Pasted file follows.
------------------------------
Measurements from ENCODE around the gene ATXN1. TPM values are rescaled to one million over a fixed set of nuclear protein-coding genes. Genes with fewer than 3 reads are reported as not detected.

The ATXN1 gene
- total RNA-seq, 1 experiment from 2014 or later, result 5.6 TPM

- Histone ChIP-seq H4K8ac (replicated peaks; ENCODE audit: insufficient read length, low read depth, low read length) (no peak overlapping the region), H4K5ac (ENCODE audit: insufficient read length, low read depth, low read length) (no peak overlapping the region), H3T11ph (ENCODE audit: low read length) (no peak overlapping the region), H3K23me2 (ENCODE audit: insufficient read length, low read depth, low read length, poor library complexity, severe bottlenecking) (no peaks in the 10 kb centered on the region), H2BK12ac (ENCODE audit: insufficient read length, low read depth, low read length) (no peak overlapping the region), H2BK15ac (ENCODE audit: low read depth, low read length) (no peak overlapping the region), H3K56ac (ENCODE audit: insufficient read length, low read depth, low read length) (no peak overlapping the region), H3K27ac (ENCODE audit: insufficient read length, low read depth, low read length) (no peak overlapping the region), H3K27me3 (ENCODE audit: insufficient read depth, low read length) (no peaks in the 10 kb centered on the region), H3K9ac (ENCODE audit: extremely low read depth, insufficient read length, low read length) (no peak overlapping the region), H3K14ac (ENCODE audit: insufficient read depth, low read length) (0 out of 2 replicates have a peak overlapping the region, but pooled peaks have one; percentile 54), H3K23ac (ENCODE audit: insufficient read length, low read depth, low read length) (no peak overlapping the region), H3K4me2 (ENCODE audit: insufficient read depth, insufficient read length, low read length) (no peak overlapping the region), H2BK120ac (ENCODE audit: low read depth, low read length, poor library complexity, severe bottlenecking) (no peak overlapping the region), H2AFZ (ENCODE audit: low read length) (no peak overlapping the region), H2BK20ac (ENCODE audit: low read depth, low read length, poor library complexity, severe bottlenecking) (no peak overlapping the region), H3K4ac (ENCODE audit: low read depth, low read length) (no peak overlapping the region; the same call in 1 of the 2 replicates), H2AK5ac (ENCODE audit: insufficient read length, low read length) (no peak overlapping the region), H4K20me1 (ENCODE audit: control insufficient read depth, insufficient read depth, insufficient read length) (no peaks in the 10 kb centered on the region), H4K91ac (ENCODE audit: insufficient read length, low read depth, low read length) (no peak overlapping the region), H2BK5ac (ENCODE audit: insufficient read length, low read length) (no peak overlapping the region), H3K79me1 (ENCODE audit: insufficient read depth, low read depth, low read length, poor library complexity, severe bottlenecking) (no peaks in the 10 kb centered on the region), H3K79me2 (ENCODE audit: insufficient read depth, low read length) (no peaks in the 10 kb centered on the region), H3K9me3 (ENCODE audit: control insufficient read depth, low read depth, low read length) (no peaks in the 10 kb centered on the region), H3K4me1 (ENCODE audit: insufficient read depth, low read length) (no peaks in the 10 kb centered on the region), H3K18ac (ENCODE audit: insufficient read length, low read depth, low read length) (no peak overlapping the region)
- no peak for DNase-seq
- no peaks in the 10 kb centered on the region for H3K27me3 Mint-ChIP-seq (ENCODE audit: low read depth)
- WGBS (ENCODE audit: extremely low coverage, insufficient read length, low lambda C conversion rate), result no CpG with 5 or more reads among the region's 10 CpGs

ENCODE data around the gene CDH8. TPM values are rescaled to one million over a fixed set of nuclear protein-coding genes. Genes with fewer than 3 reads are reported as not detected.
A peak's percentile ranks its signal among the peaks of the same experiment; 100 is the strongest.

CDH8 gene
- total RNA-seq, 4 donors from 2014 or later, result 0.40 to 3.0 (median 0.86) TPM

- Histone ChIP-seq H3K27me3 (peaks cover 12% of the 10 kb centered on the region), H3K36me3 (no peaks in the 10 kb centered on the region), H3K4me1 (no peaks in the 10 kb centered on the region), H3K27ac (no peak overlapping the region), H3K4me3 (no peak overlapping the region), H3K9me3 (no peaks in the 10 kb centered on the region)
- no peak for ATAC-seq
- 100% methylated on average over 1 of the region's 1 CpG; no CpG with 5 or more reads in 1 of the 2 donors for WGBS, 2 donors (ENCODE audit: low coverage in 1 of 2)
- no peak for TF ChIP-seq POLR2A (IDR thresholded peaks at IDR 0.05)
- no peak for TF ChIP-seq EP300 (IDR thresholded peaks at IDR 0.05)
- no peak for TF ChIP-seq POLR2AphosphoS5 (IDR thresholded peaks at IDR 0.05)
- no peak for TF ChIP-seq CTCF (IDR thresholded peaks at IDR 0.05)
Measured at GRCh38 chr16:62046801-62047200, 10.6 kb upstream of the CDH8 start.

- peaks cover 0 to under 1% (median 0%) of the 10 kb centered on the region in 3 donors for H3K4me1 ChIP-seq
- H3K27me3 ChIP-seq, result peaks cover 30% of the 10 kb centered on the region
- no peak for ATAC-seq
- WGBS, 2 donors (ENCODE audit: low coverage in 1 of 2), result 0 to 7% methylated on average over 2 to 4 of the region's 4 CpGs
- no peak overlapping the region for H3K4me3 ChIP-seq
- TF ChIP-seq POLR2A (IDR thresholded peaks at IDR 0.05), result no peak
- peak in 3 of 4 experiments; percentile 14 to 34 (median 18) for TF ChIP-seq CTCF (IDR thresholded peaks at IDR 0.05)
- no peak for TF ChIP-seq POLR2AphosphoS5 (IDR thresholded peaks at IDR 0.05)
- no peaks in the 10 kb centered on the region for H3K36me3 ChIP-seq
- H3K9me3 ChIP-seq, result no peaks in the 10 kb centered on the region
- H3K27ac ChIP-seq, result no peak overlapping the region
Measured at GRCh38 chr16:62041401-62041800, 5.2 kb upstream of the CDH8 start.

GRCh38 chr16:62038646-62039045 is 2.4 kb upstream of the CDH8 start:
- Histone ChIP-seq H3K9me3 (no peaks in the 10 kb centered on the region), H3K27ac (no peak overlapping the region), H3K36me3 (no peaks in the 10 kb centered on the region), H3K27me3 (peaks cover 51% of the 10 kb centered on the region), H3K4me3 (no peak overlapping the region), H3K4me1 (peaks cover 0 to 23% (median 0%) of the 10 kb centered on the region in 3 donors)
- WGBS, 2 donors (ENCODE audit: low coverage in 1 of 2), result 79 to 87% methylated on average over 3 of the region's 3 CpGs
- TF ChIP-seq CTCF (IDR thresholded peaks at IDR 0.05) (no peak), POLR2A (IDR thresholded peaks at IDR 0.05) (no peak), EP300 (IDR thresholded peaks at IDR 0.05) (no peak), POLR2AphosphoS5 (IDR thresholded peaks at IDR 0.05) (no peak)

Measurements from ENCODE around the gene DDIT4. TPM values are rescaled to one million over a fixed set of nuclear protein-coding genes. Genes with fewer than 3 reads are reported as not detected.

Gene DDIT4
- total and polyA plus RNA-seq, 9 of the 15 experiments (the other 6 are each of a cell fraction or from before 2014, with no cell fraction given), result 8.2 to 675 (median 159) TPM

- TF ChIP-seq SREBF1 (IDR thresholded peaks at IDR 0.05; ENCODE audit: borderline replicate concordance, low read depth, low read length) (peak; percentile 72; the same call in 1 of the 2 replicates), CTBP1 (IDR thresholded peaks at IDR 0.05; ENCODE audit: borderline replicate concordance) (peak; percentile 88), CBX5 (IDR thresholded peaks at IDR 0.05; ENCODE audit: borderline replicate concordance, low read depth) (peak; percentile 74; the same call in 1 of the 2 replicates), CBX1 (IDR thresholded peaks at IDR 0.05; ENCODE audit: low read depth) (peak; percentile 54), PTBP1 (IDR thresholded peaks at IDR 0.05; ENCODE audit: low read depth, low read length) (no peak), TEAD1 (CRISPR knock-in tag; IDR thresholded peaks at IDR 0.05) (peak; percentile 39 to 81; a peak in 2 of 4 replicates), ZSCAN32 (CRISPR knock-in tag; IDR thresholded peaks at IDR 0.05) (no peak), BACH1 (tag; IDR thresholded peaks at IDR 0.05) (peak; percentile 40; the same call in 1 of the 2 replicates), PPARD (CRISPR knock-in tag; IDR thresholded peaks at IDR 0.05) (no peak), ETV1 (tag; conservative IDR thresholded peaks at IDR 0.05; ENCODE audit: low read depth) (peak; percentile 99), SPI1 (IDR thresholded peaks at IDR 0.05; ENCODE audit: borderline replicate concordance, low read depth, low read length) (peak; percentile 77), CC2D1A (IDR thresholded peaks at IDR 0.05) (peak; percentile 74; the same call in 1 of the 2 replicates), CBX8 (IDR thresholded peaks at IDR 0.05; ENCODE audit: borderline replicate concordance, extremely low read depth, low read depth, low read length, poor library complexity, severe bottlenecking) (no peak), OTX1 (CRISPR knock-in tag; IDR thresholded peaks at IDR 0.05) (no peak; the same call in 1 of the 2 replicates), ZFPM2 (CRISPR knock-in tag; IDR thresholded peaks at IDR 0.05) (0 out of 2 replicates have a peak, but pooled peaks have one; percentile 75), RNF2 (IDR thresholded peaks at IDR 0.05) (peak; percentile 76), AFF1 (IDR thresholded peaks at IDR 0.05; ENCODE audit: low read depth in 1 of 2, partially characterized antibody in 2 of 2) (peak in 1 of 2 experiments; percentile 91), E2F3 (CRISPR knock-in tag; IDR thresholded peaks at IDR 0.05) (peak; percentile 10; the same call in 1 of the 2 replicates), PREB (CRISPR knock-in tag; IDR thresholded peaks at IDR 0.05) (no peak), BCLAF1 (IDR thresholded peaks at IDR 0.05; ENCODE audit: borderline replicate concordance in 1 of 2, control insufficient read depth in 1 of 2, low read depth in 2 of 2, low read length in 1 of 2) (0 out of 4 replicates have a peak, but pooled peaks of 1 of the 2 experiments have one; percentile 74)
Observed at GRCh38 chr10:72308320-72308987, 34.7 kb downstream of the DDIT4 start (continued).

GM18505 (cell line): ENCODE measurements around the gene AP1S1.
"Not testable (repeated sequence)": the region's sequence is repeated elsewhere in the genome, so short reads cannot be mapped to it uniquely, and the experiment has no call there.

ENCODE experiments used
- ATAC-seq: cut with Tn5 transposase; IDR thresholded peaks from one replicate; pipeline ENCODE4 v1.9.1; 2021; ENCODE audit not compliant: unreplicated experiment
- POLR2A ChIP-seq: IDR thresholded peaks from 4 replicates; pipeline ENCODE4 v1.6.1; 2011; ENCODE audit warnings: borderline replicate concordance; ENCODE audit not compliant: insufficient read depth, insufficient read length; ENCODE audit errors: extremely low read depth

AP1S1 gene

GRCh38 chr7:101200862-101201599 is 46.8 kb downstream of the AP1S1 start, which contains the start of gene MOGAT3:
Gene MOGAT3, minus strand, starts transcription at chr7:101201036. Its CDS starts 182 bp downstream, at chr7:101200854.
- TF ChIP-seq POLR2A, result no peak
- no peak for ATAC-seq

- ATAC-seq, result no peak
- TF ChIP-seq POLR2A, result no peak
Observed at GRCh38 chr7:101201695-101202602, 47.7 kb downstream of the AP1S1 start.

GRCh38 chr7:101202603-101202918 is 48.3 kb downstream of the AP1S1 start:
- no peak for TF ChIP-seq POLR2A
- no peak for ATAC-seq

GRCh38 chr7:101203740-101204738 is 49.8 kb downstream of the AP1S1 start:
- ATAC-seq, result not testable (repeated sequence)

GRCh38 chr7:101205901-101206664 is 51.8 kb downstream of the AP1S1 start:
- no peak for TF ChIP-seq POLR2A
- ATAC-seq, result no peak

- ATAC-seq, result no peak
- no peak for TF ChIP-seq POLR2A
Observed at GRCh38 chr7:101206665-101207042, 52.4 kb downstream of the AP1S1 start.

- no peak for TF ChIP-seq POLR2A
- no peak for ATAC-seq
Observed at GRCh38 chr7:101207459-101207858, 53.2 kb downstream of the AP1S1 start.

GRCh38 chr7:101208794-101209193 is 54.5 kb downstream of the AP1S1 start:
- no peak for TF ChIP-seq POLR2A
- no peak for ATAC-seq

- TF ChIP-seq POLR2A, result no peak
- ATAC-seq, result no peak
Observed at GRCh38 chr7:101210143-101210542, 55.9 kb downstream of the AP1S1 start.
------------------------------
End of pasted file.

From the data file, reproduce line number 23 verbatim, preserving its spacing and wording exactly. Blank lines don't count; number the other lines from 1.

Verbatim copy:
- WGBS, 2 donors (ENCODE audit: low coverage in 1 of 2), result 0 to 7% methylated on average over 2 to 4 of the region's 4 CpGs